Legal Services Board to probe SRA over SSB Group collapse


Philip: SRA investigated a very specific matter at SSB

The Legal Services Board (LSB) is to probe the Solicitors Regulation Authority’s (SRA) actions in the lead-up to the collapse of SSB Group, it has announced.

There have been questions about whether the regulator could have done more to identify problems at SSB, which went into administration in January owing six litigation funders £200m.

The LSB said it would add the work to the scope of its current independent review into the regulatory events prior to SRA’s intervention into Axiom Ince, on which it is working with Northern Ireland law firm Carson McDowell.

It remains the aim to report on Axiom in this spring, with the SSB review and “overall learning and conclusions” being published in the summer.

The LSB statement said: “Given the considerable consumer detriment, the board believes that it is important to understand the regulatory events in relation to both firms. Learning from these cases will be vital for public and professional confidence.”

The move comes on the back of increasing concern expressed by MPs, and coverage in national media, about SSB.

A newly published statement of affairs, signed by SSB director Steven Westwood in early March, now puts the law firm’s overall indebtedness at £221m.

The main addition to the list of creditors is £17m owed to Your Claim Matters, a claims management company specialising in financial mis-selling, which was the bulk of SSB’s work.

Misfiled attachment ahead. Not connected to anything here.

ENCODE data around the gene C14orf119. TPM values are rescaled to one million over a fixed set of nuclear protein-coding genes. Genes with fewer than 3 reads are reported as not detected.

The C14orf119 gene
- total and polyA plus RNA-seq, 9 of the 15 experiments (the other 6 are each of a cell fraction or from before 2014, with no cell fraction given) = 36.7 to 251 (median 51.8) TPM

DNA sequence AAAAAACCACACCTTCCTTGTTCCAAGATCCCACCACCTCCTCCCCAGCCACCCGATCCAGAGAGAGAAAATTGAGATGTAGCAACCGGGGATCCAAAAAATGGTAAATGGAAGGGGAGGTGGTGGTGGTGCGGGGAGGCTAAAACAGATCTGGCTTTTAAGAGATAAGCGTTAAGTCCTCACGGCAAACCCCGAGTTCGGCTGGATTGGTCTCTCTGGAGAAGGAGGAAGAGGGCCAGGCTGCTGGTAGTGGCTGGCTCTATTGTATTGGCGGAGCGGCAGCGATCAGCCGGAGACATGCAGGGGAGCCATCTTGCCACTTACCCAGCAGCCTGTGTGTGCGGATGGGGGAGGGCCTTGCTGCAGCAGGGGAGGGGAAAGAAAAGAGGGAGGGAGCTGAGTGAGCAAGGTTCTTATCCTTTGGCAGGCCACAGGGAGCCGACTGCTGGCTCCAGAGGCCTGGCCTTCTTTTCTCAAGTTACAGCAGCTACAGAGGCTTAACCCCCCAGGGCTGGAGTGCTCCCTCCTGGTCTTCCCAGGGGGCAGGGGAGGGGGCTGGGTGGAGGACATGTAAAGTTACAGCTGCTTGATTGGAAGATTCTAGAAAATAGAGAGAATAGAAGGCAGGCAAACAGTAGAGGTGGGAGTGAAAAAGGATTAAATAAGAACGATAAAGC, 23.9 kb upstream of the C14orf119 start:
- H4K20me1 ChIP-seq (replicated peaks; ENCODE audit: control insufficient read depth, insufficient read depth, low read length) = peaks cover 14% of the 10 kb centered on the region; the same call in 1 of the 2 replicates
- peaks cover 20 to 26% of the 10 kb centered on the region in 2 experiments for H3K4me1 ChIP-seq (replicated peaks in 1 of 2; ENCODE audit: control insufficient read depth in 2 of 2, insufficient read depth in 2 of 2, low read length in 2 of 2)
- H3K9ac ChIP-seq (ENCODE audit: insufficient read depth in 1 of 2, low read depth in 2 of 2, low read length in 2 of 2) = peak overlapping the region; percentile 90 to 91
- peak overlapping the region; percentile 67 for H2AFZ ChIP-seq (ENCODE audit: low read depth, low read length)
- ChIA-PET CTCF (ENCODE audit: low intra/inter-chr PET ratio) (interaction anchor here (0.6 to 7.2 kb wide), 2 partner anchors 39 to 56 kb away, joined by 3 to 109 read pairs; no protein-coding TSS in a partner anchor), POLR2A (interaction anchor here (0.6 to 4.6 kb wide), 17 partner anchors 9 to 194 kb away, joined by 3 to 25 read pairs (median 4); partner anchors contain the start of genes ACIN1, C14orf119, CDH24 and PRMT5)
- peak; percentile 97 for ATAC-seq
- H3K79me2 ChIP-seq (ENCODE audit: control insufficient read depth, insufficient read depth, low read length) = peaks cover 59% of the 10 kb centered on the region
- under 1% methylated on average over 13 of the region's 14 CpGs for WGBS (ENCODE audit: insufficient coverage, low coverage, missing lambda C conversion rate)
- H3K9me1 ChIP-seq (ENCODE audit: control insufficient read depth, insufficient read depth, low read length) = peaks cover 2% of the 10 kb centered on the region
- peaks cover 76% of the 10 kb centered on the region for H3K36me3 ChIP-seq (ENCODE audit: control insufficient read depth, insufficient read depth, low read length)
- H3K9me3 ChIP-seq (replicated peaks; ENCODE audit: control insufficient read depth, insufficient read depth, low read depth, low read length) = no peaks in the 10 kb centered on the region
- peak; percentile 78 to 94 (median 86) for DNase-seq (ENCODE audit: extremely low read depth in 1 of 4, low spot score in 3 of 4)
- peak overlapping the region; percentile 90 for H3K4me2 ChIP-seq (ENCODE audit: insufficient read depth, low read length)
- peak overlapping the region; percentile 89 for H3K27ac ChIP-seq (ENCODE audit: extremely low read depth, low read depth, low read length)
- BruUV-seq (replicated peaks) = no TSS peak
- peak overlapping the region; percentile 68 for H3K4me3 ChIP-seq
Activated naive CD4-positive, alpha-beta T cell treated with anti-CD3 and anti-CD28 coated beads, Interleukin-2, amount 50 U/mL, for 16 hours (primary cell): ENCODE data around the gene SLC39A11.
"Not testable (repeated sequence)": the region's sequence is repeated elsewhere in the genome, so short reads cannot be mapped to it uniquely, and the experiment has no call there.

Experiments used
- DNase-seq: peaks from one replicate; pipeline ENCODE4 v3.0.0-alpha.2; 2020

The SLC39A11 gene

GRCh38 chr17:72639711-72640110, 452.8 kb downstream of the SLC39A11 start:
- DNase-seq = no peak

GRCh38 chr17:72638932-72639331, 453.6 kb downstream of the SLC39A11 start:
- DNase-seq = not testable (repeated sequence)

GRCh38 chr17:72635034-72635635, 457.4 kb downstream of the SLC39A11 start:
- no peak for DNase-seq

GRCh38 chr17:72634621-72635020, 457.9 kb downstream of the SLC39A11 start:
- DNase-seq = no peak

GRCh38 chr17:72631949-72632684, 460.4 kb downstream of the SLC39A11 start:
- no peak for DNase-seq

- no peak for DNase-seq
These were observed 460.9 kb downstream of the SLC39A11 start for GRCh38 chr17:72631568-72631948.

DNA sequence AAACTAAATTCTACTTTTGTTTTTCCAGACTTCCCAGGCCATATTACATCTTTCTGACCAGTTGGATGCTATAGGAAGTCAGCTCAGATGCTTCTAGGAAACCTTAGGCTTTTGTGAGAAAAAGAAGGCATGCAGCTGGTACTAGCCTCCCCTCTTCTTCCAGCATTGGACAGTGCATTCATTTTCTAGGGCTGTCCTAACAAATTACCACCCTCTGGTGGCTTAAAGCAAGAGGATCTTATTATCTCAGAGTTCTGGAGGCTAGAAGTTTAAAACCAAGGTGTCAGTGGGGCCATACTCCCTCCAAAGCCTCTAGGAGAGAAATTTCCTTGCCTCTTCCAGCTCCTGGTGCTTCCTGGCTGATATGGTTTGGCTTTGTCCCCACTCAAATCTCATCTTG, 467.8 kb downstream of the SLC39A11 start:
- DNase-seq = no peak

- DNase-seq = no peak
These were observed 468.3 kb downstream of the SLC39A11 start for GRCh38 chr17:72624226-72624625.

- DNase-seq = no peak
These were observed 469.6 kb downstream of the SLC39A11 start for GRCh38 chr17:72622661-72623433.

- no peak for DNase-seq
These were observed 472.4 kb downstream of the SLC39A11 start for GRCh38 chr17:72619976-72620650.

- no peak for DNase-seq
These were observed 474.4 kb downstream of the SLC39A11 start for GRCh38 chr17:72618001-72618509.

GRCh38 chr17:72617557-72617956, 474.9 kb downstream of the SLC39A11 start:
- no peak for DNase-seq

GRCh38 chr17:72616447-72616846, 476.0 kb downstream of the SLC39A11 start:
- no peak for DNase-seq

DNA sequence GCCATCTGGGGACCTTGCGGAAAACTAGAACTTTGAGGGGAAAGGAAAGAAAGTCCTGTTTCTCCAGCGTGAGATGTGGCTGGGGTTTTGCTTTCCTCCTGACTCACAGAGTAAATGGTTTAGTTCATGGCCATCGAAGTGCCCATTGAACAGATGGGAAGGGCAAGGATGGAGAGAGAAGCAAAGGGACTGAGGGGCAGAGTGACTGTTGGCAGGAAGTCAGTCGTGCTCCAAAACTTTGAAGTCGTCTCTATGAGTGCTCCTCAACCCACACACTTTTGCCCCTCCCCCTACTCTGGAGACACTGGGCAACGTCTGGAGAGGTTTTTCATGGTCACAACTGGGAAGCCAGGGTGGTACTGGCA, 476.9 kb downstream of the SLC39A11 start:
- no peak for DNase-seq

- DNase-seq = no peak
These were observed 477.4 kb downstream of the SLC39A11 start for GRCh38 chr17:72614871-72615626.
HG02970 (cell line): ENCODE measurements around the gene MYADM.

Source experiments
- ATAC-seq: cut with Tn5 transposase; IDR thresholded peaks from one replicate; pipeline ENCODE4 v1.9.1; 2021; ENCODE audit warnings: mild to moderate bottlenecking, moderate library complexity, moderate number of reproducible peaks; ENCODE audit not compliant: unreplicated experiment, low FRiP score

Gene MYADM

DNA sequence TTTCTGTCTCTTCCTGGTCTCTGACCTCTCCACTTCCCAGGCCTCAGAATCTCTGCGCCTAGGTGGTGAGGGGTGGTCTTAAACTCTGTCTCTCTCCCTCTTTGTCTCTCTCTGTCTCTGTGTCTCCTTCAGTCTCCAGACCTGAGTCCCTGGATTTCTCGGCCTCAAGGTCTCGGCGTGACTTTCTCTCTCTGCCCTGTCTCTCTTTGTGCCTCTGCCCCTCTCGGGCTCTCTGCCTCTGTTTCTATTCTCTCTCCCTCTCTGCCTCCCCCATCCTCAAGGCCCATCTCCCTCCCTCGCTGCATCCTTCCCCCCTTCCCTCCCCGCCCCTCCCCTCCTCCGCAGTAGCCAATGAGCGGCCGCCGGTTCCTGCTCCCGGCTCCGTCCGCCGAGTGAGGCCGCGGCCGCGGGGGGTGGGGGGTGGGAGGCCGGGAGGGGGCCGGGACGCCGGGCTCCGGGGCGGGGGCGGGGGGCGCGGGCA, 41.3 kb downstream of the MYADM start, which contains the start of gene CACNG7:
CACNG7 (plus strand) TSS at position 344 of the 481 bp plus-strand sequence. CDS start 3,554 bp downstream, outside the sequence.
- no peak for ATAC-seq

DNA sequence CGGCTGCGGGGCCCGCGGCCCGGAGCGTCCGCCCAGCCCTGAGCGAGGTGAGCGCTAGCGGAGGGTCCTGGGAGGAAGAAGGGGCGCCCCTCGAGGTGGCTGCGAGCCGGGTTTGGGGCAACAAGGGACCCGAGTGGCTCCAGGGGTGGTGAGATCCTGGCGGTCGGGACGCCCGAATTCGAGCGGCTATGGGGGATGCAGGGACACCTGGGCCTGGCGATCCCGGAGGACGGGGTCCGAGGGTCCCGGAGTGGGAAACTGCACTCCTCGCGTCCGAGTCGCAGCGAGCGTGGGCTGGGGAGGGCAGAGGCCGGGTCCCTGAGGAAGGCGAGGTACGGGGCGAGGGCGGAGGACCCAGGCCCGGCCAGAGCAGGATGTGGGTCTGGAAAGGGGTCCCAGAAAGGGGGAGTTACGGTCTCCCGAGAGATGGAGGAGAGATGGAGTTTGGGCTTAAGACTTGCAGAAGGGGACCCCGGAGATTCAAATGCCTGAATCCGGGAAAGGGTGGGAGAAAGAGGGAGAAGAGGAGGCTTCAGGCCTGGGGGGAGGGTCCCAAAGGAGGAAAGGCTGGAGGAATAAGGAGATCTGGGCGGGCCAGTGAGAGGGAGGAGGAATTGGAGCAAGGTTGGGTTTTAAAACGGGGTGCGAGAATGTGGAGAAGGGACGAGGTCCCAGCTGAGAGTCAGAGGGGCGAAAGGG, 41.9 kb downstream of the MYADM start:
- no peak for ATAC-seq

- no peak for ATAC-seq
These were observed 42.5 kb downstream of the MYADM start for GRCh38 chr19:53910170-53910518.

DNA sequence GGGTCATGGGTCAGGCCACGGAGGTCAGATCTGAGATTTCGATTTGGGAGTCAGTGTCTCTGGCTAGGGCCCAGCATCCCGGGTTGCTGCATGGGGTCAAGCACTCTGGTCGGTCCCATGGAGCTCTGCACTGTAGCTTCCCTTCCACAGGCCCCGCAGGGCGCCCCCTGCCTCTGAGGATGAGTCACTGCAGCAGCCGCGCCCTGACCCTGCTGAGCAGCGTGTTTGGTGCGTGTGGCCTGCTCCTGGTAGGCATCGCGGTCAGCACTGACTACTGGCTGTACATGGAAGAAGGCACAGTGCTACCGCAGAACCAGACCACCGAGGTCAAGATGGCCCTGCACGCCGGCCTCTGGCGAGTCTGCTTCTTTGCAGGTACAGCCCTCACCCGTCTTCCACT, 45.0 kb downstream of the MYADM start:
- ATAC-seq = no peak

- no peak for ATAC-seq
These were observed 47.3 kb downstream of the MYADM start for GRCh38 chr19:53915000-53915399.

The focus of the SSB story, however, is on the cavity wall insulation claims it ran where the after-the-event (ATE) insurance it put in place is being repudiated, leading to successful defendants and their insurers seeking to enforce substantial costs awards against clients.

This has led to complaints to MPs and the media.

The SRA is itself investigating why the ATE insurers have not paid out and whether wider issues in relation to ATE insurance have been exposed.

It is known that the SRA visited SSB last spring, but speaking at a press briefing earlier this week, chief executive Paul Philip said this was in relation to a “very specific matter”.

He explained: “That doesn’t mean we look at everything in the firm; we look at the very specific matter that’s been reported as part of the complaint.”

He said the SRA was also looking at whether there was misconduct that needed to be addressed and was in “active correspondence” with MPs.

Mr Philip added that the regulator would shortly issue a warning notice on bulk litigation like SSB handled and how law firms should deal with it.

Law Society chief executive Ian Jeffery welcomed the LSB’s move, saying: “As the oversight body responsible for assessing and monitoring effective and transparent regulatory performance, the LSB has the necessary investigation and enforcement powers to ensure that the events and regulatory actions relating to such serious incidents are fully brought to light.”




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